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Tension Headache Symptoms Causes Treatment Preventions & More All you need to know

December 30, 2021

In general, a tension headache is defined as a mild to severe head discomfort that feels like a tight band around your head. The most frequent form of headache is a tension headache, although its origins aren't fully understood.

Everybody has a headache now and then in this busy life. Headaches are caused by more than 150 illnesses and can be in the muscles of the scalp or neck.

There are treatments for tension headaches. When it comes to managing a tension headache, it's important to strike a balance between good behaviors, non-drug therapies, and pharmaceutical use.

This article will help you to find if you are suffering from a tension headache. You will be informed about the symptoms, risk factors, home remedies, medical treatment, and causes.

Tension Headache Symptoms Causes Treatment Preventions

What does the term Tension Headache mean?

When a tension headache occurs on both sides, it is often described as a "squeezing" or "band" headache. Vomiting does not cause discomfort. The severity of tension headaches is usually mild to severe.

Light exercise, such as walking up and down the stairs, does not exacerbate the condition. It's not uncommon to become dizzy from time to time. The scalp may have sensitive regions. If the pain is persistent, it may come and go in short bursts.

A substantial percentage of children and teenagers have suffered tension headaches by the age of 15. Tension headaches are more common in women than in men (roughly twice as often).

What are the symptoms of Tension Headache?

Most tension headaches occur infrequently and are typically brief. In rare situations, the headache may continue for many days. Chronic tension headaches occur more than 15 days per month.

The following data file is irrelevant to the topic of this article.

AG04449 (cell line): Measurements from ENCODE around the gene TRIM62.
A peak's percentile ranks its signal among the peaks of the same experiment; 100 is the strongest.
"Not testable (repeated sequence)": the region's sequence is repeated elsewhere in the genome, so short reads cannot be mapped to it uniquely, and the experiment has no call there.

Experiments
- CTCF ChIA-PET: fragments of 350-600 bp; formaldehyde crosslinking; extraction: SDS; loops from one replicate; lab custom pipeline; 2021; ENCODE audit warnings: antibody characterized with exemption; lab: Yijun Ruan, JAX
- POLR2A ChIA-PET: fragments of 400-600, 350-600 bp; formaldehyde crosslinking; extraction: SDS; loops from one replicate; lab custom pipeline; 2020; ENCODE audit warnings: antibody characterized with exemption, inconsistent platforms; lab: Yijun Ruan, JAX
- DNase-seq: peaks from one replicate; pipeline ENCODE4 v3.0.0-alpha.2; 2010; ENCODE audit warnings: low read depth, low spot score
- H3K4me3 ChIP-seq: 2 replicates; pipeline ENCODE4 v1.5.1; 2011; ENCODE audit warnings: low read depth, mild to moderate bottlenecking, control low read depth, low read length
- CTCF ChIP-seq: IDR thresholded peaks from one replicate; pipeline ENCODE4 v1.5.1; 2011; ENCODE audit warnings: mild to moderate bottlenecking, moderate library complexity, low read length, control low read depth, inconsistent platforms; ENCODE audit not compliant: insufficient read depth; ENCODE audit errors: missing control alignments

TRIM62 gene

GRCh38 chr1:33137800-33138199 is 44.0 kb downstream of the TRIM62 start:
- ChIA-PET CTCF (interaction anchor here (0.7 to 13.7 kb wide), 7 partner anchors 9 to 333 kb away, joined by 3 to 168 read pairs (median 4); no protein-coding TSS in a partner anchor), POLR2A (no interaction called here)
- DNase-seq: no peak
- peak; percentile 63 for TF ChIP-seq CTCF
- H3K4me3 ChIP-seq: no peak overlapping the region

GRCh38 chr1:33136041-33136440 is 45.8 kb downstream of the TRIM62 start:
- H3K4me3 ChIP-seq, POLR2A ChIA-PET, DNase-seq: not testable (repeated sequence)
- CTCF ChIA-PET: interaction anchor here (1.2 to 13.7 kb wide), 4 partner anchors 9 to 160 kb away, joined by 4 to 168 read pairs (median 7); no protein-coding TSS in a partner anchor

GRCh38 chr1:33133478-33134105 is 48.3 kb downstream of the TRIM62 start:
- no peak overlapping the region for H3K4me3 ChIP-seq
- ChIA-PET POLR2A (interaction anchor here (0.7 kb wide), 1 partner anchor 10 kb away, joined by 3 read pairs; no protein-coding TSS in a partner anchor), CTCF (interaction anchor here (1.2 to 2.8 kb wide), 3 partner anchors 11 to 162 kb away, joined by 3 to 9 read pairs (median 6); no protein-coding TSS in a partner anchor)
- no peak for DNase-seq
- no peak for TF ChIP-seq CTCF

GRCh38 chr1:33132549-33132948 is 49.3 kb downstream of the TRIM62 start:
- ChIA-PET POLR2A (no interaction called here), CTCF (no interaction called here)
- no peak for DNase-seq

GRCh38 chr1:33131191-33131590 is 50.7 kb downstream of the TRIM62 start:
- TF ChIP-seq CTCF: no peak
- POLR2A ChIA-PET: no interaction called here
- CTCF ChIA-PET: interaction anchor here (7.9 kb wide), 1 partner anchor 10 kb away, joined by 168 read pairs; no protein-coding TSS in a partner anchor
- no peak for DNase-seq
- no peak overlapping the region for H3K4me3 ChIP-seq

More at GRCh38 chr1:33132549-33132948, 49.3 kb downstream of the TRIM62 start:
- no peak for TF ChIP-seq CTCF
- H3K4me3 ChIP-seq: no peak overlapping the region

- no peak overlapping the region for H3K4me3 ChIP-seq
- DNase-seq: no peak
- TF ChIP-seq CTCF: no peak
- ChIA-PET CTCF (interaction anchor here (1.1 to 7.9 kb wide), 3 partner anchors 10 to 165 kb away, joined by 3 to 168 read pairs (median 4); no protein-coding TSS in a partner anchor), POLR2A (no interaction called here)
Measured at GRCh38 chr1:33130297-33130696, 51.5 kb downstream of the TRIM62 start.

Some common symptoms that you can have during tension headache are listed below:

  • Tightness or pressure across your brow, or on the sides and rear of your skull
  • Pain in the back of the head that is painful
  • Stress headaches may make people feel like their head is in a vice.
  • It's common to characterize the discomfort or pain as continuous and pressure-like.
  • Nausea, vomiting, dizziness, sensory hypersensitivity, paralysis, or restlessness are among the symptoms that might accompany a headache.
  • Some patients describe their discomfort as a cap or band-like sensation around their head, while others describe it as muscular tightness in their neck or shoulder areas.

What are the types of Tension Headaches?

Chronic headache

Unlike episodic tension headache, a chronic tension headache might linger for hours. Chronic headaches are those that occur 15 or more days per month for at least three months.

Episodic headache

Tension headaches according to the patients are generally for 30 mins and can last for 7 days. For at least three months, the frequency of episodic tension headaches is fewer than 15 days per month.

Chronic tension headaches can develop because of frequent episodic tension headaches.

What are the Causes of Tension Headaches?

Several factors might lead to tension headaches. Some are listed below:

  • People who have tension headache is caused by the lack of sleep and avoiding of the meal.
  • Anxiety and stress are major reasons for tension headaches.
  • Children who face isolation, examination at school, and newborn sibling can suffer through the tension headache.
  • The wrong posture of the body can be also the reason.
  • Tension headaches are associated with increased muscular soreness, which might be caused by a hypersensitive pain system.
  • Anxiety headaches can also be aggravated by exhaustion and mental stress, as well as issues with the neck or jaw muscles and joints.

What are the risk factors of Tension Headaches?

The following are risk factors for tension headaches, which are typically caused by stiffness in the muscles of the head and neck:

  • Teeth grinding
  • Poor posture of the body such as sitting, bending
  • Smoking
  • Anxiety and depression
  • The menstrual cycle, pregnancy, and menopause, among other events or conditions, can cause changes in female hormone levels
  • Drinking alcohol in the large amount
  • Small periods of sleep

What are the complications of Tension Headaches?